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Study finds anal sex stigma affects healthcare access of gay, bi men

A study found that stigma toward anal sexuality was associated with having ever received an anal examination or anal swab among gay and bisexual men.

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Sex negative views continue to exist, affecting healthcare seeking behaviors of people, including members of the LGBTQIA community.

This was found by a study that eyed to examine if stigma toward anal sexuality was associated with having ever received an anal examination or anal swab among gay and bisexual men (GBM).

The study – “Gay and Bisexual Men Who Report Anal Sex Stigma Alongside Discomfort Discussing Anal Sex with Health Workers Are Less Likely to Have Ever Received an Anal Examination or Anal Swab” by Bryan A. Kutner, Jane M. Simoni, Will DeWitt, Michael M. Gaisa, and Theodorus G.M. Sandfort – appeared in LGBT Health.

For this study conducted from 2017, the researchers conducted a cross-sectional online survey with 1,513 adult cisgender GBM living in the US. They used structural equation modeling to test whether the Anal Sex Stigma Scales (a validated measure comprising provider stigma, self-stigma, and silence) was negatively associated with lifetime receipt of anorectal examination or anal swabbing by a medical provider. The model assessed mediation by respondents’ comfort discussing anal sex practices with health workers and adjusted for possible confounders.

“As hypothesized, anal sex stigma was associated with less comfort discussing anal sex (β = −0.44, 95% confidence interval [CI]: −0.50 to −0.38, p < 0.001), and greater comfort was associated with greater likelihood of screening (β = 0.28, 95% CI: 0.19 to 0.37, p < 0.001),” the researchers found.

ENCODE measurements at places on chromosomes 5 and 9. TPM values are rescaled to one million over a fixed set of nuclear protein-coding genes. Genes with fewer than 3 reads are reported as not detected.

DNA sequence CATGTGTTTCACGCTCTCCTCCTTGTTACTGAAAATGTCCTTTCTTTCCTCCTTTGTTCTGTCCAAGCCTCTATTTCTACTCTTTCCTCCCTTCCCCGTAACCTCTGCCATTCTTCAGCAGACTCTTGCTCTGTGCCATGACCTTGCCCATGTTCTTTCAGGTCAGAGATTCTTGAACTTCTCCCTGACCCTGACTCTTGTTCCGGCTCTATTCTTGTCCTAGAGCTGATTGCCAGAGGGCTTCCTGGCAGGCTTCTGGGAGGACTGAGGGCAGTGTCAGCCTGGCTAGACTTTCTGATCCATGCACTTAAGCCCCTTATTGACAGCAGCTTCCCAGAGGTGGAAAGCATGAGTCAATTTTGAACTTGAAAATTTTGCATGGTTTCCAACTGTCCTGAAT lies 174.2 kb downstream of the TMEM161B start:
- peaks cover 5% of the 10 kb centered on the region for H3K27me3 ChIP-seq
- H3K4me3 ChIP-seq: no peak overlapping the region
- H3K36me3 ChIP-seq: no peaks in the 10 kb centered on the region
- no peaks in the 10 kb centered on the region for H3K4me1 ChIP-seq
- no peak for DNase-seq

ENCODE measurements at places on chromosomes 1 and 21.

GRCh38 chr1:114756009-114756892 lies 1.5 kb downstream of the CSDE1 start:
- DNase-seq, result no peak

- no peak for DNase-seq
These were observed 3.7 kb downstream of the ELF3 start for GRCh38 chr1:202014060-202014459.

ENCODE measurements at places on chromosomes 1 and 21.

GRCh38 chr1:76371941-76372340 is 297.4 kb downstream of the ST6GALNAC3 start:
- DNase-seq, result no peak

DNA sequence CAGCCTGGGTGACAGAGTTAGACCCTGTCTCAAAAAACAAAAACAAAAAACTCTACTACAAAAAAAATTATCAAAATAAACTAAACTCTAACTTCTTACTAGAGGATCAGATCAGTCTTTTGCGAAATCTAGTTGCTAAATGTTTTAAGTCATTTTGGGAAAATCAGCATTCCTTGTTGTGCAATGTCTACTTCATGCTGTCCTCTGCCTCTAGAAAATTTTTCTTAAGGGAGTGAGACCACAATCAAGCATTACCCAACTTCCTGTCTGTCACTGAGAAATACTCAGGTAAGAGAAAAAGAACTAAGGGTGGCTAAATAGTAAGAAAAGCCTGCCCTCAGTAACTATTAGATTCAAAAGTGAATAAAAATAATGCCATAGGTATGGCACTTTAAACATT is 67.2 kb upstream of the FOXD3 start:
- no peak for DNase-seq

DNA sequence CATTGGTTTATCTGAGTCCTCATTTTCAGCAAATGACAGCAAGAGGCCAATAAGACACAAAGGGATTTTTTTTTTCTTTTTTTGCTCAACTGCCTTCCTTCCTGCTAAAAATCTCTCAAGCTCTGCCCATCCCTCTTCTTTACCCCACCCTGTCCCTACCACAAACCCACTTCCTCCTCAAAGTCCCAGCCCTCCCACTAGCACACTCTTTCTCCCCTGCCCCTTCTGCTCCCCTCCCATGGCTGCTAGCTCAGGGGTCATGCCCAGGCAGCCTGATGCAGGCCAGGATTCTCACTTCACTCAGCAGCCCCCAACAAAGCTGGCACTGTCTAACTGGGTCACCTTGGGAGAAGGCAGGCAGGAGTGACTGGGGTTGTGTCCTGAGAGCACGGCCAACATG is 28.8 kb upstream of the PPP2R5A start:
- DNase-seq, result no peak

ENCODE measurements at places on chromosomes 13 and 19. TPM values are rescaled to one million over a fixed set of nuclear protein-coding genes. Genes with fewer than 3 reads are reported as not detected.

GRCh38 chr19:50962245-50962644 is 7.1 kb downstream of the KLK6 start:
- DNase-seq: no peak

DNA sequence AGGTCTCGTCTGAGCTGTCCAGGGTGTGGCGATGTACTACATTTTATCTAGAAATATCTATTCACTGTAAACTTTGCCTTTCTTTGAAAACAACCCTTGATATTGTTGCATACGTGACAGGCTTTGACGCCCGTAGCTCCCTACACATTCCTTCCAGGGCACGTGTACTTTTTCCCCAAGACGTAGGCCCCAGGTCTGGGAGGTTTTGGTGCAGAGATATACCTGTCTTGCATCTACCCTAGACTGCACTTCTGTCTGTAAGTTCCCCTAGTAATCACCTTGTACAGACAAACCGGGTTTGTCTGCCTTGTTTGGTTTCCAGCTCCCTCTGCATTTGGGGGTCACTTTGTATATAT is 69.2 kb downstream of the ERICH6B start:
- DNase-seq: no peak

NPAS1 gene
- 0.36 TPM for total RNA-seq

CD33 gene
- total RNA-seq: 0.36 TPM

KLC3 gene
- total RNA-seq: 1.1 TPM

The model demonstrated good fit (root mean square error of approximation = 0.045, comparative fit index, and Tucker–Lewis index each = 0.99) and adjusted for everyday discrimination, social support specific to anal sex, age, income, education, medical coverage, outness, and ethnic/racial identification. Collectively, model variables accounted for 48% of the variance in screening (p < 0.001).

The researchers also found that GBM who endorsed less anal sex stigma reported greater comfort discussing anal sex with health workers and were more likely to have ever received anal health screening by a medical provider.

To improve anal health and cancer prevention among GBM, “anal sex stigma and related discomfort discussing anal sex with health workers are targets for intervention.”

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